Supernumerary Breast Tissue: Historical Perspectives and Clinical Features

, Department of Pathology and Laboratory Medicine, Emory University School of Medicine.

South Med J. 2000;93(1) 

In This Article

Abstract and Introduction


The presence of extra nipples and breasts, polythelia and polymastia respectively, is not uncommon. Such supernumerary breast tissue usually is found within the milk line extending from the axilla to pubic region. It was once thought that this condition was a symbol of increased fertility and femininity. Anne Boleyn was said to have a third breast. Ancient goddesses of fertility had row upon row of breasts on their chests. Polythelia is seen congenitally. Ectopic breast tissue and polymastia may not appear until enhanced by sex hormones during puberty or early pregnancy. The same pathology that can affect normally positioned breasts, including carcinoma, can occur in supernumerary breast tissue. Renal and other organ system anomalies are associated with supernumerary breast tissue. Further research is needed to establish the clinical significance of supernumerary breast tissue in light of its reported associated conditions. Appropriate treatment is yet to be refined.


Polymastia (supernumerary breasts) and polythelia (supernumerary nipples) are extras in sites unexpected. These anomalies appear more so in women than men. The full spectrum of extra parts -- from nipples to fully formed breasts -- is wide-ranging. Polymastia may be seen as a normally shaped female breast with a nipple and areola. In attenuated forms it may be breast tissue with nipple lacking areola, glandular tissue with areola but without nipple, or only ectopic breast tissue with neither areola nor nipple.[1] Supernumerary nipples are often miniature compared to normally placed nipples. The occurrence of extra breasts and nipples varies, but it generally is in the range of 1% to 2% of the general population[2,3,4] and is reported to be as high as 6%.[5]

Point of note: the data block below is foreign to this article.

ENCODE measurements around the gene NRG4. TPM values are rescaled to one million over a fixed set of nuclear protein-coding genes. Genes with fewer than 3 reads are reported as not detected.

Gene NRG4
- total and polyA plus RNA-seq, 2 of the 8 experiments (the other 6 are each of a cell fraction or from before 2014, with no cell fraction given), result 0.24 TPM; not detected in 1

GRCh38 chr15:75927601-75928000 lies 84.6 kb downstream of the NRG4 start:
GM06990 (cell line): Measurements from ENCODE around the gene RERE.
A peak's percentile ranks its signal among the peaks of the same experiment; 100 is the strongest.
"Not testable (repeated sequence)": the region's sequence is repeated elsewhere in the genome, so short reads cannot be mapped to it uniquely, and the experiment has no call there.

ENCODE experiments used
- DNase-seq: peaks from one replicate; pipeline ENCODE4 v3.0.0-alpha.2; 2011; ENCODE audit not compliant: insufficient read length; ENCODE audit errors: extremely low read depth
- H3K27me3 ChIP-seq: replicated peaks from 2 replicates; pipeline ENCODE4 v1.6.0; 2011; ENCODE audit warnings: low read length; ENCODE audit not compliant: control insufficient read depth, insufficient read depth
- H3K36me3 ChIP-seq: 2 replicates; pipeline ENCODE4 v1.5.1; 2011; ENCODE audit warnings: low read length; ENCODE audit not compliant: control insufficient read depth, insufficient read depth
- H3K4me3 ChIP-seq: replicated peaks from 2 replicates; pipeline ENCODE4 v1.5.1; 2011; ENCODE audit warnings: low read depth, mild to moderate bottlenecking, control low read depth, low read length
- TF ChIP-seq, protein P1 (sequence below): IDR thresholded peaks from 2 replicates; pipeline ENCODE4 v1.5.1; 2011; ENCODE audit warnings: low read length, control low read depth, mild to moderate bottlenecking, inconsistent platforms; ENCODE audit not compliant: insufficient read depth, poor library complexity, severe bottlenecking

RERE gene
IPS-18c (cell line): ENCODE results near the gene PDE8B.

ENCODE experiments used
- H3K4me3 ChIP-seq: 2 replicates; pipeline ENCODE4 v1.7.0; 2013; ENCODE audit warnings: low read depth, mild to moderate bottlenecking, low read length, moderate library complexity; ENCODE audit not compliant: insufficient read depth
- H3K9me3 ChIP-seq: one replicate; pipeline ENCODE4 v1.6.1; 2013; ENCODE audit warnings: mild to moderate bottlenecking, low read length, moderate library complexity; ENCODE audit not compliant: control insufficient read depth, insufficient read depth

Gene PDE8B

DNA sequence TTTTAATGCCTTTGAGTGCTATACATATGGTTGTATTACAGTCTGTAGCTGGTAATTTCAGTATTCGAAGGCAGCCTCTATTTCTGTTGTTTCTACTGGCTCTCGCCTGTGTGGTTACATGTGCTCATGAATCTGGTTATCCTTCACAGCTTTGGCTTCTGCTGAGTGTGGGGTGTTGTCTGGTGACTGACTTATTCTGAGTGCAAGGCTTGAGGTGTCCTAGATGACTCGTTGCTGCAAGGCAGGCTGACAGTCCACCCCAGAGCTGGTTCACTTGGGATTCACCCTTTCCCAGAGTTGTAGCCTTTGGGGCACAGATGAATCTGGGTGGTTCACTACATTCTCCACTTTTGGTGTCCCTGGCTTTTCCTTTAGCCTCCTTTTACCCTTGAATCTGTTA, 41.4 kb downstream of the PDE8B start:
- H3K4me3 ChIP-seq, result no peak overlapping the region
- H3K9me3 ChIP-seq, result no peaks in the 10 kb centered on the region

The genesis of extra breasts lies in hidden, quiescent primordial breast tissue along "Hughes lines," also known as mammary lines or simply "milk lines."[6] In the fourth to fifth weeks of normal embryonic development, two surface thickenings occur along the sides of the embryo extending from the axillar y region to the groin. In 2 to 3 months, these thickenings become more pronounced as mammary ridges -- the future site of breasts. Normally most of these ridges (all except two) regress.[6] But as imperceptibly as the germination of a dormant seed in early spring soil, such ectopic quiet breast rudiments can come to life in the right hormonal milieu. When awash in sex hormones at puberty or during pregnancy, such tissue can blossom (Fig 1). And it is not exempt from the physiology and pathology of normally positioned breasts. A common site of ectopic breast tissue is the axilla. Such an occurrence can cause discomfort after childbearing when it lactates in unison with its two sanctioned colleagues.

Figure 1.

Illustration of polymastia and polythelia.


Comments on Medscape are moderated and should be professional in tone and on topic. You must declare any conflicts of interest related to your comments and responses. Please see our Commenting Guide for further information. We reserve the right to remove posts at our sole discretion.
Post as: